Competition, labor troubles and a bad accident in 1918 led to the reorganisation of the URR, to re-emerge again as the Market Street Railway Company. This continued to operate electric streetcars throughout the city, the Powell St. cable car lines, and a growing fleet of buses. But relations were not good with the city, who controlled their franchises, and on May 16, 1944, after defeating the proposal six times previously, voters elected to purchase the operative properties of the Market Street Railway for $7.5 million ($115 million in 2021 adjusted for inflation) and the company sold all its assets and operations to Muni.[2]

Surviving vehicles[edit]

Car 578 in operation during the 2015 Muni Heritage Weekend
Car 798 undergoing restoration at Pharr Yard (Duboce Yard) in 2008

These are the only surviving vehicles from the Market Street Railway fleet:[11]

Passenger Cars[edit]

  • Car 578 was built in 1896 by the Hammond Car Company and is a single-truck (four-wheel), California car with open end sections and an enclosed middle compartment. After serving many years as a work car, it was eventually restored to its original form by the Muni, and is still run for special events and charters.[12]
  • Car 798 was built in the company's own shops in 1924. This car was sold for scrap after World War II. Used as a residence and jewelry store in the California town of Columbia, it was reacquired in 1984 and is currently undergoing restoration for occasional use on the F Market line.[13]
  • Car 755 was built in 1895 by the Hammond Car Company and is similar to car 578. It was sold to the Presidio & Ferries Railroad in 1906. In 1913, the Muni acquired the Presidio & Ferries upon the expiration of its operating franchise and the car continue to run in passenger service for the Muni until 1922. At that time it was converted into a work car. It was retired in 1946. It was acquired by private owners in 1947 and stored in Pescadero. It was moved to the Western Railway Museum in 1965 where it awaits restoration.[14]
  • Car 974 was built in the company's own shops, and was acquired by the Bay Area Electric Railway Association. Unfortunately, it was burned while in storage in Stockton before the formation of the Western Railway Museum.
  • Parlor car "San Francisco" was built in 1901 by the St. Louis Car company as San Francisco & San Mateo 61. It was rebuilt by the United Railroads of San Francisco as parlor car available for rent named "San Francisco." In the 1920s the luxury charter business became unprofitable due to competing tour buses and automobiles and the car was converted into a school car for transporting students anywhere on the system free of charge. This came to an end due to World War II and the car was used for minimal charter service by the San Francisco Municipal Railway in 1944. It was sold for scrap in 1951 and became a hot dog stand in the Valley of the Moon. It was eventually required by the San Francisco Maritime Museum for a failed museum and donated to the Western Railway Museum in 1980.[15]

Maintenance Equipment[edit]

  • Car 0109 was built in 1891 by O'Brian and Sons in 1890 as a passenger streetcar with combination open and closed configuration similar to a Powell Street cable car for the Metropolitan Railway. In 1894 the Metropolitan Railway was acquired by the Market Street Railway. In 1900 the car was rebuilt into a motorized side dump car by WL Holman Car Company for the Market Street Railway. It was later rebuilt as a rail grinder in 1912. It became the property of the San Francisco Municipal Railway in 1944 and served as their grinder until being put on temporary loan to the Western Railway Museum in the 1970s. It was formally acquired by the Western Railway Museum in 2019.[16]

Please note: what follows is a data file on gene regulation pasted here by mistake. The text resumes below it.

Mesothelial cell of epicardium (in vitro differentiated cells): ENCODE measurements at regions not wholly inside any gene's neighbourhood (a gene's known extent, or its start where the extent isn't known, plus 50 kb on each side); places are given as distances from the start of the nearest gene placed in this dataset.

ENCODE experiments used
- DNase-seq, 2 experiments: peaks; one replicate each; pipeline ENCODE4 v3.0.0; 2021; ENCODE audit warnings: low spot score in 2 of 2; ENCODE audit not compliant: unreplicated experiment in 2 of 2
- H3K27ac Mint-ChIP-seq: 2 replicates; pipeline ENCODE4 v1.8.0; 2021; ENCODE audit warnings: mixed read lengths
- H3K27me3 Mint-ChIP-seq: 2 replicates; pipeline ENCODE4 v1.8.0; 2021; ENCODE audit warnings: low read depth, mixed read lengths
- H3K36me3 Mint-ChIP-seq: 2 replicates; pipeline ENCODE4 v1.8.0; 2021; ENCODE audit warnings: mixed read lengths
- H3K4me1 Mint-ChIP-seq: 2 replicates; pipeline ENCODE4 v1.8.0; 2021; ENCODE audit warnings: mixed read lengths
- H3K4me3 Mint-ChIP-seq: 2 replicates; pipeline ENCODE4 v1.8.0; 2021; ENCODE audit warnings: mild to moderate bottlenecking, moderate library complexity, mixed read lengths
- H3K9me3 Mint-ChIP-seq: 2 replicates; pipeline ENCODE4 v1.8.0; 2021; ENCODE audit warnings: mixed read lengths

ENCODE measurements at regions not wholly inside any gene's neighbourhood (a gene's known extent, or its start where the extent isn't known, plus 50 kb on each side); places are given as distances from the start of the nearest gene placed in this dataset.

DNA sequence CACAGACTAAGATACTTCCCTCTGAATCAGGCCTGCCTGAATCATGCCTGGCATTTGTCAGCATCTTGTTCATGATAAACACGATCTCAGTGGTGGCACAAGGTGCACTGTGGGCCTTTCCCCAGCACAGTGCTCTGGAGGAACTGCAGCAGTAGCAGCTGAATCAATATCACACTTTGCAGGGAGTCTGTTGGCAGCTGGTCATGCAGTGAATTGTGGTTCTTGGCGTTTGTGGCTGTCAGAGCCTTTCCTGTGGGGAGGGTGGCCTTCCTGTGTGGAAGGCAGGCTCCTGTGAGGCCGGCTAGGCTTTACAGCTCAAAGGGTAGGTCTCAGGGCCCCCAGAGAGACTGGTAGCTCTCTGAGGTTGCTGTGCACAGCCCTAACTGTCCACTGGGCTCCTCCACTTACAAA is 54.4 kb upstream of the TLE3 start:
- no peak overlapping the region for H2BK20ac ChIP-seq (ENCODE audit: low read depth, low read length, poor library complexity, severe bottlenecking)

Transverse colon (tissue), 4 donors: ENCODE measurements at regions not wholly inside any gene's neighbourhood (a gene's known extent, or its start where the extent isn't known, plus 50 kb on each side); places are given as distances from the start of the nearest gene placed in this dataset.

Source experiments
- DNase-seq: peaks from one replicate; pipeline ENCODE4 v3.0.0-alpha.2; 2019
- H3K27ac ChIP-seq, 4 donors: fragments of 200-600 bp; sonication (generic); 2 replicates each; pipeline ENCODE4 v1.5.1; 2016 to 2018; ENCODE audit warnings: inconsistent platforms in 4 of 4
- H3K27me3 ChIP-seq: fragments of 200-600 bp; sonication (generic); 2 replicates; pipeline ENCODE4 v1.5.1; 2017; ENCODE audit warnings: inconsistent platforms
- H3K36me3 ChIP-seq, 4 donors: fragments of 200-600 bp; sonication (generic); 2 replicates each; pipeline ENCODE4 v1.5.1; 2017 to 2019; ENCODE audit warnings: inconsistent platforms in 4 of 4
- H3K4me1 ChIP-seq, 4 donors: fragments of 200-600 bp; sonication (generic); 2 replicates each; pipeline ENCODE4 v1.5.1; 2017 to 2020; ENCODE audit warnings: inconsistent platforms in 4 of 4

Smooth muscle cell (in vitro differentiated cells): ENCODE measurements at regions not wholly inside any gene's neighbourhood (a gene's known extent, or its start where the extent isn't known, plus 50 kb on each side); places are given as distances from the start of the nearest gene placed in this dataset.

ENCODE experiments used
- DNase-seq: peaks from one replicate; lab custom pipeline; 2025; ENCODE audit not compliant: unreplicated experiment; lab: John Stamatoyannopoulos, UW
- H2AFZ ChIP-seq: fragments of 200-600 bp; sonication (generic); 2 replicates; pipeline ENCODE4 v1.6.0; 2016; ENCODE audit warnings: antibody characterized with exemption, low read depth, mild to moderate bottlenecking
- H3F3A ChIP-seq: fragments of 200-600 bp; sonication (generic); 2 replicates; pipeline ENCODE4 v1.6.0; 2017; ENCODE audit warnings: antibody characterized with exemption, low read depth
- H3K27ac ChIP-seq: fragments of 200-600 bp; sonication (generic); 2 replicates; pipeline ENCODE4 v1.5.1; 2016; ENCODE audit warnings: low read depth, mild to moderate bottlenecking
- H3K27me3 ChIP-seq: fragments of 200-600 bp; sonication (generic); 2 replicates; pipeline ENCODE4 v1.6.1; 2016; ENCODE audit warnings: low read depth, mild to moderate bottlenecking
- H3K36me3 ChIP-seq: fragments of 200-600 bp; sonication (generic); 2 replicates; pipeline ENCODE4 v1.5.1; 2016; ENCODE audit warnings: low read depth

• Car 0130 was built as an electric crane in the United Railroad of San Francisco's shops in 1904. It became Market Street Railway 0130 in 1921 and San Francisco Municipal Railway 0130 in 1944. In 1973 it was acquired by Western Railway Museum.[17]
  • Car 0304 was built by Hammond as a double-truck California car for passenger service on the San Francisco & San Mateo Electric Railway in 1900. It became United Railroads of San Francisco 673 in 1902 and was rebuilt into wrecker 0673 in 1907. It was rebuilt into United Railroads of San Francisco overhead lines maintenance car 0304 in 1910. In 1921 it became Market Street Railway 0304 and San Francisco Municipal Railway 0304 in 1944. It is still on Muni property.[18][19]


The last of the company's streetcar routes were discontinued or converted to bus or trolleybus by 1949. Two of the former cable lines were integrated into the current San Francisco cable car system. The company operated the following routes:

xx Line acquired by Muni in 1944
No.[20][21] Name[20][21] Service type (1943)[21] Notes
1 Sutter and California Streetcar Streetcar service ended 1949 under Muni; continued as 1 California under Muni until 1982 when combined with former 55 Sacramento to form a new 1 California.
2 Sutter and Clement Streetcar Streetcar service ended 1949 under Muni
3 Sutter and Jackson Streetcar Streetcar service ended 1949 under Muni; became 3 Jackson trolleybus
4 Sutter and Sacramento Streetcar, motor coach Streetcar service ended 1948 under Muni
5 McAllister Streetcar Streetcar service ended 1948 under Muni; became 5 Fulton trolleybus
6 Haight and Masonic Streetcar Streetcar service ended 1948 under Muni; became 6 Haight/Parnassus trolleybus
7 Haight and Ocean Streetcar Streetcar service ended 1948 under Muni; trolleybus service ended 2009.
8 Market and Castro Streetcar Streetcar service ended 1949 under Muni with a replacement trolleybus service. Route was restored as the F Market historic streetcar in 1995.
9 Valencia Street Streetcar Streetcar service ended 1949 under Muni without replacement[22]
10 Sunnyside Motor coach Streetcar service ended 1942
11 Mission and 24th Street Streetcar Streetcar service ended 1949 under Muni
12 Ingleside and Ocean Motor coach Streetcar service ended 1945 under Muni
14 Mission Street Streetcar Streetcar service ended 1949 under Muni; became 14 Mission trolleybus
15 Kearny and North Beach Motor coach Streetcar service ended 1941
16 3rd and Kearny Streetcar service ended 1941
17 Haight and Ingleside Streetcar